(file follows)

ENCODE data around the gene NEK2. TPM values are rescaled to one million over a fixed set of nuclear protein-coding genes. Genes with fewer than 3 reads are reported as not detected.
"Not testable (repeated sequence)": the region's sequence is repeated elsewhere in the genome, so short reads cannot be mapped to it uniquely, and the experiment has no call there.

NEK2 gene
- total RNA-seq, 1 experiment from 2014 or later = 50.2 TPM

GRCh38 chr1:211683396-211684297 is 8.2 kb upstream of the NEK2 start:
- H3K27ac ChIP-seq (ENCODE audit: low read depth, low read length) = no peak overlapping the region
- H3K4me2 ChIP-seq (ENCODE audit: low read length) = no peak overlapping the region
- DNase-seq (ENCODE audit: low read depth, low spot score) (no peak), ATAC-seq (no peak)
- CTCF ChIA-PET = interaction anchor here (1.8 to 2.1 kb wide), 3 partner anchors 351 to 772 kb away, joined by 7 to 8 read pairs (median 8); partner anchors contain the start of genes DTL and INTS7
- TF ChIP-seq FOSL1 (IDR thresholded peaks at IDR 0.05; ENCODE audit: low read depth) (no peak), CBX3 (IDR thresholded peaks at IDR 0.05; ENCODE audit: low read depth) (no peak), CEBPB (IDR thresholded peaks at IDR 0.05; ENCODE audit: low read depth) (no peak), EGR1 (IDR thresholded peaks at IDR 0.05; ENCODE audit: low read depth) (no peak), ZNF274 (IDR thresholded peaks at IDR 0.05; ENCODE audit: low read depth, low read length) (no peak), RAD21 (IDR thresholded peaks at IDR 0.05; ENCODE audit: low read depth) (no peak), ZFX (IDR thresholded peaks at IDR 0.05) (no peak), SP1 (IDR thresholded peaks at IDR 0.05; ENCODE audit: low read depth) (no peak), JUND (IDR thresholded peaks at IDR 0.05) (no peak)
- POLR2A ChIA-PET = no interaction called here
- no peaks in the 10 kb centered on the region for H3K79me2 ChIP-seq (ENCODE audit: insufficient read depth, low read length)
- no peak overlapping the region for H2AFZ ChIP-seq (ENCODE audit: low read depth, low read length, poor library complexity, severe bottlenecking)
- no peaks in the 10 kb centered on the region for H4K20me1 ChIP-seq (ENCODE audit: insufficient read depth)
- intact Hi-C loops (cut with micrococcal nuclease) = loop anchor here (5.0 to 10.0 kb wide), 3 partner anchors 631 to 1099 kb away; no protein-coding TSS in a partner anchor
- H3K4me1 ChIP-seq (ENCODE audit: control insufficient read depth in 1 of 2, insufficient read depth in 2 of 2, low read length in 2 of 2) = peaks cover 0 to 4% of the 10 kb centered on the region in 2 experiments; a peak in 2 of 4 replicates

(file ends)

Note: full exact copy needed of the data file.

ENCODE data around the gene NEK2. TPM values are rescaled to one million over a fixed set of nuclear protein-coding genes. Genes with fewer than 3 reads are reported as not detected.
"Not testable (repeated sequence)": the region's sequence is repeated elsewhere in the genome, so short reads cannot be mapped to it uniquely, and the experiment has no call there.

NEK2 gene
- total RNA-seq, 1 experiment from 2014 or later = 50.2 TPM

GRCh38 chr1:211683396-211684297 is 8.2 kb upstream of the NEK2 start:
- H3K27ac ChIP-seq (ENCODE audit: low read depth, low read length) = no peak overlapping the region
- H3K4me2 ChIP-seq (ENCODE audit: low read length) = no peak overlapping the region
- DNase-seq (ENCODE audit: low read depth, low spot score) (no peak), ATAC-seq (no peak)
- CTCF ChIA-PET = interaction anchor here (1.8 to 2.1 kb wide), 3 partner anchors 351 to 772 kb away, joined by 7 to 8 read pairs (median 8); partner anchors contain the start of genes DTL and INTS7
- TF ChIP-seq FOSL1 (IDR thresholded peaks at IDR 0.05; ENCODE audit: low read depth) (no peak), CBX3 (IDR thresholded peaks at IDR 0.05; ENCODE audit: low read depth) (no peak), CEBPB (IDR thresholded peaks at IDR 0.05; ENCODE audit: low read depth) (no peak), EGR1 (IDR thresholded peaks at IDR 0.05; ENCODE audit: low read depth) (no peak), ZNF274 (IDR thresholded peaks at IDR 0.05; ENCODE audit: low read depth, low read length) (no peak), RAD21 (IDR thresholded peaks at IDR 0.05; ENCODE audit: low read depth) (no peak), ZFX (IDR thresholded peaks at IDR 0.05) (no peak), SP1 (IDR thresholded peaks at IDR 0.05; ENCODE audit: low read depth) (no peak), JUND (IDR thresholded peaks at IDR 0.05) (no peak)
- POLR2A ChIA-PET = no interaction called here
- no peaks in the 10 kb centered on the region for H3K79me2 ChIP-seq (ENCODE audit: insufficient read depth, low read length)
- no peak overlapping the region for H2AFZ ChIP-seq (ENCODE audit: low read depth, low read length, poor library complexity, severe bottlenecking)
- no peaks in the 10 kb centered on the region for H4K20me1 ChIP-seq (ENCODE audit: insufficient read depth)
- intact Hi-C loops (cut with micrococcal nuclease) = loop anchor here (5.0 to 10.0 kb wide), 3 partner anchors 631 to 1099 kb away; no protein-coding TSS in a partner anchor
- H3K4me1 ChIP-seq (ENCODE audit: control insufficient read depth in 1 of 2, insufficient read depth in 2 of 2, low read length in 2 of 2) = peaks cover 0 to 4% of the 10 kb centered on the region in 2 experiments; a peak in 2 of 4 replicates